Human Learning

  • Michael W. Eysenck


There have been considerable changes in theoretical approaches to human learning and memory over the past 20 years or so. During the late 1960s and early 1970s, the emphasis was on the basic architecture of the human memory system. This structural approach found its apotheosis in the multistore model proposed by Atkinson and Shiffrin (1968, 1971). Disenchantment soon became manifest with this type of theorizing, in particular because it appeared to deemphasize the processes involved in learning and retrieval. As a consequence, Craik and Lockhart (1972) put forward their levels-of-processing theory, which focused on processes rather than on structure. This approach also fell into disfavor, in part because of the dawning realization that general theories of learning and memory (such as the multistore and levels-of-processing models) are likely to be grossly oversimplified.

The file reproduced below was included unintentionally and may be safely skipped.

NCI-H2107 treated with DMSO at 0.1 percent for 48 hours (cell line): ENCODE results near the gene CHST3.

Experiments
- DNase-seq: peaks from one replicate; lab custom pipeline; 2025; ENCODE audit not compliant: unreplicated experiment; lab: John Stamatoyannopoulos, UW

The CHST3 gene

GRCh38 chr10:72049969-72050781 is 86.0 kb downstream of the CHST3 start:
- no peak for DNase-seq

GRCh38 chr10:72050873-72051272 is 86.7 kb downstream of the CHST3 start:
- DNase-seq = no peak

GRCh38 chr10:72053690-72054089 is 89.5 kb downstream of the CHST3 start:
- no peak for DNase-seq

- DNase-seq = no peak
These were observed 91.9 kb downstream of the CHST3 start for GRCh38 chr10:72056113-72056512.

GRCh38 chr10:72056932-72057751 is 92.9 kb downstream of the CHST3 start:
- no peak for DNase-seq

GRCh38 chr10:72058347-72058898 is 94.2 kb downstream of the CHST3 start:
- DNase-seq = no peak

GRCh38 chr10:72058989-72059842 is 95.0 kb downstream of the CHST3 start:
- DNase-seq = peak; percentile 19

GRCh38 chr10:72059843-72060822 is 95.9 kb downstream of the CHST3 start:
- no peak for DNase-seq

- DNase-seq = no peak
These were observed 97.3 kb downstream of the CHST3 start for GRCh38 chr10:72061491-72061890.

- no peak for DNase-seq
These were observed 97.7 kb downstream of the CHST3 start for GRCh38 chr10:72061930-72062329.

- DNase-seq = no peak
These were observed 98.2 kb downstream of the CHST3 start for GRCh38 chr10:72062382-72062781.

Recognition Memory Episodic Memory Semantic Memory Retrieval Process Human Learning 
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Copyright information

© Plenum Press, New York 1989

Authors and Affiliations

  • Michael W. Eysenck
    • 1
  1. 1.Department of Psychology, Royal Holloway and Bedford New CollegeUniversity of LondonEgham, SurreyUK

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